13 September 2011

Part I - Treasonous Loyalty: Benjamin Franklin, the Intolerable Acts, and the National Debt

He is inventor, diplomat, statesman, author.  Skilled in the craft of negotiation, unequalled in the art of courtship and love.  If we understand any of the founding fathers, surely we know him—his temperament, his beliefs, his motivations—better than any of the men whose vision, resolve, and oratory united colonists of disparate purpose into a single mind.  Yet, in flagrant challenge to our long-held beliefs, the greatest of the architects of rebellion considered himself first of all an Englishman.  Deeper, bewildering shocks await as we peer into this man’s life, accomplishments, and failures.

Following through history the cascade of events he set in motion late in the summer of 1774, we are not surprised to hear the shot heard ‘round the world on April 19, 1775, nor see with our own eyes the unanimous declaration he and his congressional colleagues signed a year later, during the hot summer days of July, 1776.  Perhaps, though, we are not only surprised, but shocked, to learn that this printer from Philadelphia—this Englishman—was almost single-handedly responsible for a greater number of American deaths and a deeper obligation of debt than any single person prior to the 1980s.  In fact, it is specifically because of the engrained Englishness of him that the American Revolution did not end in the spring of 1777, but instead engulfed the new United States, four European countries, and seven North American First Nations in a war that dragged on for eight and a half years, and became the inexorable trajectory that led to the French Revolution six years later, the Quiet Revolution of the 1960s, and the debt crisis of the early 21st century.  It is because Benjamin Franklin embodied an oxymoron—because of his treasonous loyalty—that French, not American English, to this very day is spoken in Montréal, Sherbrooke, and Québec, and the Stars and Stripes flies neither in Vancouver nor in Toronto.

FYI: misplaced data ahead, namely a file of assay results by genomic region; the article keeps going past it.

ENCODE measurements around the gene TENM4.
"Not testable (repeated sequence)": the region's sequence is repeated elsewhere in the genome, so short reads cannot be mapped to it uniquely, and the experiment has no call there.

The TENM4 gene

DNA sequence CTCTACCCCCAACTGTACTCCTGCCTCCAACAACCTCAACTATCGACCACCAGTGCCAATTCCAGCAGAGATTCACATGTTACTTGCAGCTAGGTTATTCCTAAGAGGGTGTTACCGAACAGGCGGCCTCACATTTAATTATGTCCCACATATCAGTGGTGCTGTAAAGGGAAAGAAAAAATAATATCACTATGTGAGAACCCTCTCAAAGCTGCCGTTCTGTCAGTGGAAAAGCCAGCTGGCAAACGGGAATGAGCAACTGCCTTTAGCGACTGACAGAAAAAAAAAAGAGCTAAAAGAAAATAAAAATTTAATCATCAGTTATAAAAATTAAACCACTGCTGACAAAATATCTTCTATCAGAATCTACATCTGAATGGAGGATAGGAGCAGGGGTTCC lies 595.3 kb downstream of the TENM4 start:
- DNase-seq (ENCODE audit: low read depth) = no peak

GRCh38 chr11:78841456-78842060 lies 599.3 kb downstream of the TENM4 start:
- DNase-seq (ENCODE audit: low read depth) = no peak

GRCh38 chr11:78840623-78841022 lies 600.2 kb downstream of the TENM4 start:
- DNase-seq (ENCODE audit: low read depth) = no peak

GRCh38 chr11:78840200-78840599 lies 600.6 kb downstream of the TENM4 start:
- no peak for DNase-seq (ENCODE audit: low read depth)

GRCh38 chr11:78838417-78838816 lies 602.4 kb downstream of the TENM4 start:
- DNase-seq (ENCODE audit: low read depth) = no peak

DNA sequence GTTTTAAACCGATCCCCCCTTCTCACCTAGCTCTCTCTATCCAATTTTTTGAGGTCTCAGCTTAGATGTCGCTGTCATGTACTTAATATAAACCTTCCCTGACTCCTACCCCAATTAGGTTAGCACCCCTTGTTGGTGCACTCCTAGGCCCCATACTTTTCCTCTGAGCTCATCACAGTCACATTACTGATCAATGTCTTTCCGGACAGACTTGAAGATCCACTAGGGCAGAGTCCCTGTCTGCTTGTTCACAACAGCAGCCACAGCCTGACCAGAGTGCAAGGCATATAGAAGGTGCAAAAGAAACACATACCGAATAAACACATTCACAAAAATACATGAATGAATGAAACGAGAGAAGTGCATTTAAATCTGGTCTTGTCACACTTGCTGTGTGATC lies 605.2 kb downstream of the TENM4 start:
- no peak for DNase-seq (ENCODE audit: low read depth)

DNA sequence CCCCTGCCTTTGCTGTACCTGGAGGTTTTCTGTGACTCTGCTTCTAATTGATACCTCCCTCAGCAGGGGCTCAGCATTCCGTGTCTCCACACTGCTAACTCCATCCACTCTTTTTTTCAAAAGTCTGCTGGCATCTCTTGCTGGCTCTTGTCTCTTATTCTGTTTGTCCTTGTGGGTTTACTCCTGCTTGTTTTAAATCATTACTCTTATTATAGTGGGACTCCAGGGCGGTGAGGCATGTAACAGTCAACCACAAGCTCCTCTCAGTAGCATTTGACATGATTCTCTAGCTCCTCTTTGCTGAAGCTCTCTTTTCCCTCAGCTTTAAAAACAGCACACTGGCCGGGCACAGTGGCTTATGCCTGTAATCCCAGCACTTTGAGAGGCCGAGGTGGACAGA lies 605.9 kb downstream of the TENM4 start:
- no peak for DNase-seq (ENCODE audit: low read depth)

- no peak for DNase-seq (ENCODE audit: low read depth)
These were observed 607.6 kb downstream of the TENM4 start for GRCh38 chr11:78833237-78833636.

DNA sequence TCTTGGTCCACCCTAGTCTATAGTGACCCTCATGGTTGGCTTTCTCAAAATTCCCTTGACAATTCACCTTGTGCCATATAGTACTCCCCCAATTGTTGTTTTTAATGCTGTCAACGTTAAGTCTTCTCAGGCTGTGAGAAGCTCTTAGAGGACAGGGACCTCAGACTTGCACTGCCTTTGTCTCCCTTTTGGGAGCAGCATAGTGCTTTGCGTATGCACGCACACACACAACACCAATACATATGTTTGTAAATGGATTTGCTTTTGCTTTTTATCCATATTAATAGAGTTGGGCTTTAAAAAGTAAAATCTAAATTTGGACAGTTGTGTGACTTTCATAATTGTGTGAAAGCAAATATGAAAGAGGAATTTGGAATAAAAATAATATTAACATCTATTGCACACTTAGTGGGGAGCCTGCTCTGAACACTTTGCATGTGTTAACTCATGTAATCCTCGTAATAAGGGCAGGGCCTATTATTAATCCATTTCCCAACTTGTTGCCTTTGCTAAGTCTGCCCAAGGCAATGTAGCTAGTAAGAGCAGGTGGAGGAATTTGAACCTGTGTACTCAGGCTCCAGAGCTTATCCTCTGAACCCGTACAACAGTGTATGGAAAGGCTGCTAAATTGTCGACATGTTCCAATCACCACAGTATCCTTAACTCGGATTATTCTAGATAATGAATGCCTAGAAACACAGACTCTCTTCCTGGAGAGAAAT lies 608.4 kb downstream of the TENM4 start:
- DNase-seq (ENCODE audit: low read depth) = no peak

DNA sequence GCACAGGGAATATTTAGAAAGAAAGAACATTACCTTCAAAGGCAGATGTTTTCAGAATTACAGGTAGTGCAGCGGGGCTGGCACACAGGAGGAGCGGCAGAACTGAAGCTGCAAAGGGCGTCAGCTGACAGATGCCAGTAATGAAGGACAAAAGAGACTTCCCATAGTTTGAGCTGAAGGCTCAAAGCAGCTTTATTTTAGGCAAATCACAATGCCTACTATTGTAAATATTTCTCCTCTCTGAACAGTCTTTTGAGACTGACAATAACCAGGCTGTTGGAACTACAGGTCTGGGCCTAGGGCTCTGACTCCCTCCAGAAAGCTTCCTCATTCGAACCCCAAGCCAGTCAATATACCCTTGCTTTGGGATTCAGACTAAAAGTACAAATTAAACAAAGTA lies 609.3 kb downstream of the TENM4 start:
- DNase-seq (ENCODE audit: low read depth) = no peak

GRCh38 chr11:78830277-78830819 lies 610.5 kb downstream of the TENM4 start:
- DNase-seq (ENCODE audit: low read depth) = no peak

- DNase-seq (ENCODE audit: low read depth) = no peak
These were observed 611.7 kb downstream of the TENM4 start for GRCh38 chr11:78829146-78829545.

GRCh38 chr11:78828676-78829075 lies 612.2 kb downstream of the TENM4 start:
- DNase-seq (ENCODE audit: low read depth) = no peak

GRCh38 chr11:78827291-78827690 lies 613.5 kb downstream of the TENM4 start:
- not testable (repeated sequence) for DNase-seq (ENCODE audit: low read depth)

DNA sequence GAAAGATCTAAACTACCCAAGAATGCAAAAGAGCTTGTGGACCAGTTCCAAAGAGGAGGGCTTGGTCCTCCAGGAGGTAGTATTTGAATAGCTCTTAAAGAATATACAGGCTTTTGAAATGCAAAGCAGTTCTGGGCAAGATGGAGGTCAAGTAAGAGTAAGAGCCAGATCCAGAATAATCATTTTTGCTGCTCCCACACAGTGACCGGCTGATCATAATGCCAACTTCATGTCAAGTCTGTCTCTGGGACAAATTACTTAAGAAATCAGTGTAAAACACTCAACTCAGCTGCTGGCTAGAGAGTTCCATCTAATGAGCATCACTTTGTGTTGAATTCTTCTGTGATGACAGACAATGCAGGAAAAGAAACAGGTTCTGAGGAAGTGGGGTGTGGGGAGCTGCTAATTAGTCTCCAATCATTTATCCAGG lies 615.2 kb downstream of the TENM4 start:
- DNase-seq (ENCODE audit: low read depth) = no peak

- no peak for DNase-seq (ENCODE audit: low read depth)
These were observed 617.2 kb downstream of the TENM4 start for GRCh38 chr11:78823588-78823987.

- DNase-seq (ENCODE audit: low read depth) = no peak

The Englishman

The famous woodcut above does not represent a newly-patriotic Benjamin Franklin calling for united resistance to British overlords during the Revolutionary War, but rather a much younger Franklin’s appeal to fellow Englishmen to gather behind an earlier, but no less urgent, common cause.  Franklin’s stirring call to arms was not issued in 1775, nor even in the Stamp Act days of 1765.  Franklin created the woodcut in the early spring of 1754 (the version above was embellished by Samuel Kneeland of the Boston Gazette and published in May of that year) not in response to British tyranny, but in reply to French attempts to secure the continent.  The tone of Franklin’s oratory and written discourse was strongly in keeping with Kneeland’s sentiment, expressed by the scroll emanating from the snake’s open mouth:  Unite and Conquer.  Unite against Canada, and conquer the French.